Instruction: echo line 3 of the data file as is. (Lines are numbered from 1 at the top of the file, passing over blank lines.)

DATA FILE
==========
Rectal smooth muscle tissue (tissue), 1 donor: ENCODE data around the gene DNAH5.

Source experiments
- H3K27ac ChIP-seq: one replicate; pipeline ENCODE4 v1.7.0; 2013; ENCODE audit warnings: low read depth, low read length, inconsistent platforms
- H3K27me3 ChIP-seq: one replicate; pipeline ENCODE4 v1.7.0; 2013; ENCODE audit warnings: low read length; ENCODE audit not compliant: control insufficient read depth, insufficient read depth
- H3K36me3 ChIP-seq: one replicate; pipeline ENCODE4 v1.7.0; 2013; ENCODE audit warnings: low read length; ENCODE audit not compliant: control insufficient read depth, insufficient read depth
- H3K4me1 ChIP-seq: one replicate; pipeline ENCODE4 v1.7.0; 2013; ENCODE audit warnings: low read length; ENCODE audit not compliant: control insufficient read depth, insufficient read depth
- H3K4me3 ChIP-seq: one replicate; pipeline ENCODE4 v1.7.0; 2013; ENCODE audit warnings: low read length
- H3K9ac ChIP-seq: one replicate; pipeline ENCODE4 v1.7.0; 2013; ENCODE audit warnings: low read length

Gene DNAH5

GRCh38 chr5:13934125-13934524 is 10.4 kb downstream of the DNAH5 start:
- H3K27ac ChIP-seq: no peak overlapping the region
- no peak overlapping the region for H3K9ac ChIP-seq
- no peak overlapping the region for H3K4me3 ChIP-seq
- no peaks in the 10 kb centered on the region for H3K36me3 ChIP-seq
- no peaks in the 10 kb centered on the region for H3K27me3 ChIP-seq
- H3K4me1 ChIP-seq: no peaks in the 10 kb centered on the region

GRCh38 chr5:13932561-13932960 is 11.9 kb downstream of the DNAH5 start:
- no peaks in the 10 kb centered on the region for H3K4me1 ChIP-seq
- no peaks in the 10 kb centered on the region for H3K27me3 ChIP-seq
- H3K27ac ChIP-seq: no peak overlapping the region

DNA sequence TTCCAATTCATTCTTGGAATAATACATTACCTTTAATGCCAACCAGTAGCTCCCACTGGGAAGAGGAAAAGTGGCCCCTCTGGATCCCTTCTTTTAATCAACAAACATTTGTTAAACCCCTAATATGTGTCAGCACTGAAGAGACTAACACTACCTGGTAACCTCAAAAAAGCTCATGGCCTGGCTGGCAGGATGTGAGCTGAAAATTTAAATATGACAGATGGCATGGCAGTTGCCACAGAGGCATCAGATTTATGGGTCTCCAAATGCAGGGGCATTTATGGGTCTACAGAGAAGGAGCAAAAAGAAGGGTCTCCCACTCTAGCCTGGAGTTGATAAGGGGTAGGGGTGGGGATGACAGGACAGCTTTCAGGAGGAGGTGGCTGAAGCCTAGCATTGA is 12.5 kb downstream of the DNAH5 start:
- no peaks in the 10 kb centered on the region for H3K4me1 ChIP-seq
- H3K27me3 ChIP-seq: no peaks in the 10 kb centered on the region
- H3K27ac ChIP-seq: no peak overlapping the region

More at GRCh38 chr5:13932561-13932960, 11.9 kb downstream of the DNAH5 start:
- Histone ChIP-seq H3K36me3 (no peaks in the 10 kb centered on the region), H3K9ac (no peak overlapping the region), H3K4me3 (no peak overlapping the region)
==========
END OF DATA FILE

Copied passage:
- H3K27ac ChIP-seq: one replicate; pipeline ENCODE4 v1.7.0; 2013; ENCODE audit warnings: low read depth, low read length, inconsistent platforms